What makes Boston hit and run accidents unique is that the person who causes the accident often cannot be identified. This makes recovering fair compensation for injuries and property damage much more complicated for victims. If victims cannot identify the car responsible, any insurance claims may have to be filed against their own companies.
If you are unsure where to turn after a hit and run accident, consider speaking with a seasoned car accident lawyer. They could identity all the compensation you are entitled to and fight to preserve your rights.
Common Factors in Hit and Run Cases
If there is a hit and run accident, it could very well be that the vehicle which caused the accident was stolen. If that is the case, then regardless of whether the police locate and identify the driver of the vehicle, the insurance policy for the stolen vehicle will most likely not be responsible for paying any personal injury claim. The injured person will be left with a claim for uninsured motorist benefits to the wrong insurance policy.
A hit and run accident might also involve an intoxicated driver or a driver who is impaired from illicit drugs. The at-fault driver could have fled the scene because he or she was afraid of being arrested for drunk driving. That is a common factor in hit and run accident cases.
If the careless driver who caused the hit and run accident cannot be found, then the injured party will have to file a claim for uninsured motorist benefits. This is commonly referred to as a U-Claim. One important difference between a U-Claim and a regular bodily injury claim is how it is resolved if the injured claimant does not accept the insurance company’s final settlement offer. In a regular bodily injury claim case, you would file a lawsuit. However, in a U-Claim case, you cannot file a lawsuit pursuant to the Massachusetts auto policy provisions covering U-Claims.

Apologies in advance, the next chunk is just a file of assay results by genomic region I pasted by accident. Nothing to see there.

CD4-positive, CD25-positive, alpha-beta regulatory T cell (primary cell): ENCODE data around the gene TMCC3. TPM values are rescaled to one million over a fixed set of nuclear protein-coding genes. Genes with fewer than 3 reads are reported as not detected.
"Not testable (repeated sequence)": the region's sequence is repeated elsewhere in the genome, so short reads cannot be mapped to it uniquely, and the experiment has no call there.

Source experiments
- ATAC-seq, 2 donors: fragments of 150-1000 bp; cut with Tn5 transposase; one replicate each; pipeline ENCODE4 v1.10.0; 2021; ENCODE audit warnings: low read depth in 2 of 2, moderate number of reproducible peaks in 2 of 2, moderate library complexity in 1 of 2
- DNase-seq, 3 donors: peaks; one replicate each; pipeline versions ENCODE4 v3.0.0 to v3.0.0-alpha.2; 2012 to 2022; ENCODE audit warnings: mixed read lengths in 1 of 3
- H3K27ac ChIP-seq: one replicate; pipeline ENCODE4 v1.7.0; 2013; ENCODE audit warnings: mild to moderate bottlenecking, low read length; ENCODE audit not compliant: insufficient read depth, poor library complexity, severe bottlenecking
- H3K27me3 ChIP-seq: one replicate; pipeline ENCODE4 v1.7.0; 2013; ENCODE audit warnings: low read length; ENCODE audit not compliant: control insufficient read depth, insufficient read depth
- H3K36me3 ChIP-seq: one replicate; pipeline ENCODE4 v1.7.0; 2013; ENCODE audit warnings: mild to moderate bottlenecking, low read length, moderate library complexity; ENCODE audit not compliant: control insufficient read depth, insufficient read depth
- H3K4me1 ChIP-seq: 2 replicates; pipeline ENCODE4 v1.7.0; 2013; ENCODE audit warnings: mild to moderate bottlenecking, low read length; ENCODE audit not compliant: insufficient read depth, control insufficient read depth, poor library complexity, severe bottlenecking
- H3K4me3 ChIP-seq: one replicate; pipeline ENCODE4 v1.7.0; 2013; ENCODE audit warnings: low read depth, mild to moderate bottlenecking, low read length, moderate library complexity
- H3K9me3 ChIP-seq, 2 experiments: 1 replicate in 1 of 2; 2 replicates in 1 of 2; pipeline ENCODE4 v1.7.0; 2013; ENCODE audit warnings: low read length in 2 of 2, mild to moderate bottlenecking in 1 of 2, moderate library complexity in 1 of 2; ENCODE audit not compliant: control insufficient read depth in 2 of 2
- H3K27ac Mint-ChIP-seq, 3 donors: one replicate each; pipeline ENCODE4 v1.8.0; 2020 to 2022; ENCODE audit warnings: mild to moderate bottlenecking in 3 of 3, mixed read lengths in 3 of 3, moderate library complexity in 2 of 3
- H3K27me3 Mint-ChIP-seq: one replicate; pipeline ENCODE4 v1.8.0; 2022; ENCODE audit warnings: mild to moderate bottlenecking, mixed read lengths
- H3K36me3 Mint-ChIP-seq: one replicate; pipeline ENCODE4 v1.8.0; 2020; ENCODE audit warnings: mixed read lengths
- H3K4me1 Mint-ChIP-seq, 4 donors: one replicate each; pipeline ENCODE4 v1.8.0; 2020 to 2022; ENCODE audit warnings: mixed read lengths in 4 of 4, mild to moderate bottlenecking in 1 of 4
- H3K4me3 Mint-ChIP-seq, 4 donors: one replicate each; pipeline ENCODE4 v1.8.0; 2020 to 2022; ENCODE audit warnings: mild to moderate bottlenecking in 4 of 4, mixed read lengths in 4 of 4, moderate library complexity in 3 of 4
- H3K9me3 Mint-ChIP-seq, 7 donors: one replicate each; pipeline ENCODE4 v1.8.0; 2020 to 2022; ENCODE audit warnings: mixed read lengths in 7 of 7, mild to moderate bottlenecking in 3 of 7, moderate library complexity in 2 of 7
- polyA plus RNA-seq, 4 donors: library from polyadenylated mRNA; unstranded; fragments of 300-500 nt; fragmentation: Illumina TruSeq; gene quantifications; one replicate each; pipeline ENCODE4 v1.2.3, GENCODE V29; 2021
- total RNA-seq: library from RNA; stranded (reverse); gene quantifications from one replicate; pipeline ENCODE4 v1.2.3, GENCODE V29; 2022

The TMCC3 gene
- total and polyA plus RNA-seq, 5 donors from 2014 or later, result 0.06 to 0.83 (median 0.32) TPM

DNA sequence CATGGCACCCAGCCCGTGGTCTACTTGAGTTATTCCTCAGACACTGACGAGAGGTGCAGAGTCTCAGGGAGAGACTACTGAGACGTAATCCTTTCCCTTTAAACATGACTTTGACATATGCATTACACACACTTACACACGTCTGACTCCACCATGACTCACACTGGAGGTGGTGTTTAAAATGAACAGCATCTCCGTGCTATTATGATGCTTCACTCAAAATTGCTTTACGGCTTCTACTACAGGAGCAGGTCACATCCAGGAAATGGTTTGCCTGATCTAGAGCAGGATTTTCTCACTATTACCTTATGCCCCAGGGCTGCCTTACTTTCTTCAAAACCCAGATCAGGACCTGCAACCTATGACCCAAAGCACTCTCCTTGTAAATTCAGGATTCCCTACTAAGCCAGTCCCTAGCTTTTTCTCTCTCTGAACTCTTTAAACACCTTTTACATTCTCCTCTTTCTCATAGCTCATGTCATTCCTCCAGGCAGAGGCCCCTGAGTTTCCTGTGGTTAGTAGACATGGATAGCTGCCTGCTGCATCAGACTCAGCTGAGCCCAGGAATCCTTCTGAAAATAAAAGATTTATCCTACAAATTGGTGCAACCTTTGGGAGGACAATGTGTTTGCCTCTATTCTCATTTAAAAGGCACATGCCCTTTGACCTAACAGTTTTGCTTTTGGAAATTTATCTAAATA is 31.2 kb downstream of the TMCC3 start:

Arbitration in Boston
If the injured claimant rejects the insurer’s final settlement offer, then the claim must be submitted to arbitration. In many cases, the claimant’s attorney and insurance company will agree to appoint an arbitrator. In some cases, the arbitration may be conducted by a panel of three arbitrators. Sometimes the claimant’s attorney will select one arbitrator, the insurer will select a second arbitrator, and those two will select the third.
Arbitrations are conducted by the rules of the particular alternative dispute resolution (“ADR”) firm for the arbitrator who has been selected. The claimant and insurer agree to those ADR rules when they select that arbitrator. In other cases, there are arbitration rules adopted by most states commonly referred to as the Uniform Arbitration Act. In Massachusetts, the Uniform Arbitration Act is set forth in Mass. Gen. L. Ch. 251.
Role of the Arbitrator
Unlike a Judge in a personal injury jury trial, the arbitrator is both judge and jury who decides legal issues and factual issues. For example, the arbitrator acts as a judge by issuing evidentiary rulings, sustaining or overruling objections during witness testimony, and allowing or denying the admissibility of evidence. On the other hand, the arbitrator acts as a jury or fact finder by deciding which witness is credible, what weight to give to certain testimony or evidence, and ultimately deciding which party was negligent. They decide what damages, if any, were sustained, and how much compensation should be awarded to the injured claimant.
Consult with a Hit and Run Accident Attorney
An experienced car accident attorney understands what makes Boston hit and run accidents unique. They could work to identify the responsible parties and the correct avenues to pursue compensation. A dedicated lawyer could also serve as your advocate during arbitration. Call today to discuss your situation.